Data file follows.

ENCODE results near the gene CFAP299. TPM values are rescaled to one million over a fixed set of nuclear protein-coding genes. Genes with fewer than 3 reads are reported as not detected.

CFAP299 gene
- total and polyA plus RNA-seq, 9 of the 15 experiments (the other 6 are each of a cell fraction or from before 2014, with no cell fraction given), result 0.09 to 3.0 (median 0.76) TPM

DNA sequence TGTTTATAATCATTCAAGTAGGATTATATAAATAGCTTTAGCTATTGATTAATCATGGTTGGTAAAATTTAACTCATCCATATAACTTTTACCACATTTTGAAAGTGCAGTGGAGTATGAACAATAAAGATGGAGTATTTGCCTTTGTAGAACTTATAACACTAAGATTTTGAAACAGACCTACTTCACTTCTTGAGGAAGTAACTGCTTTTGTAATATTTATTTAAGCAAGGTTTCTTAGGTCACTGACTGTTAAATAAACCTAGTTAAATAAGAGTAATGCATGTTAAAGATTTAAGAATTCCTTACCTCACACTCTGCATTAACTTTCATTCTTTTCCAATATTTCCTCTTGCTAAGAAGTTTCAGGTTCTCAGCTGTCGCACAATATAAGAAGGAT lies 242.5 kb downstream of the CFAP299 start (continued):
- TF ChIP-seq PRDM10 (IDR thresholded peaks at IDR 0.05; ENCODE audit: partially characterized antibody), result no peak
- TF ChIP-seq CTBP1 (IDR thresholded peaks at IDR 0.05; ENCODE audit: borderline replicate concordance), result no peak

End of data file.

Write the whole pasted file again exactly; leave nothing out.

ENCODE results near the gene CFAP299. TPM values are rescaled to one million over a fixed set of nuclear protein-coding genes. Genes with fewer than 3 reads are reported as not detected.

CFAP299 gene
- total and polyA plus RNA-seq, 9 of the 15 experiments (the other 6 are each of a cell fraction or from before 2014, with no cell fraction given), result 0.09 to 3.0 (median 0.76) TPM

DNA sequence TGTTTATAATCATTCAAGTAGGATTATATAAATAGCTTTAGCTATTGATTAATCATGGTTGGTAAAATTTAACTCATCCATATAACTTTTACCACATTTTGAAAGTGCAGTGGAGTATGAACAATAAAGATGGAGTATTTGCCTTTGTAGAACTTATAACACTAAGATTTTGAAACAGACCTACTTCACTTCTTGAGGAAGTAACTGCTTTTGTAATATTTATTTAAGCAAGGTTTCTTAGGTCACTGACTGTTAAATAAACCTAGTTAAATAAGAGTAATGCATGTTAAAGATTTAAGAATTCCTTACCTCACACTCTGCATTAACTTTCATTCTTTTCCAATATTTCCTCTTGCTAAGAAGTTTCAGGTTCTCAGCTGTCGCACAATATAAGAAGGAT lies 242.5 kb downstream of the CFAP299 start (continued):
- TF ChIP-seq PRDM10 (IDR thresholded peaks at IDR 0.05; ENCODE audit: partially characterized antibody), result no peak
- TF ChIP-seq CTBP1 (IDR thresholded peaks at IDR 0.05; ENCODE audit: borderline replicate concordance), result no peak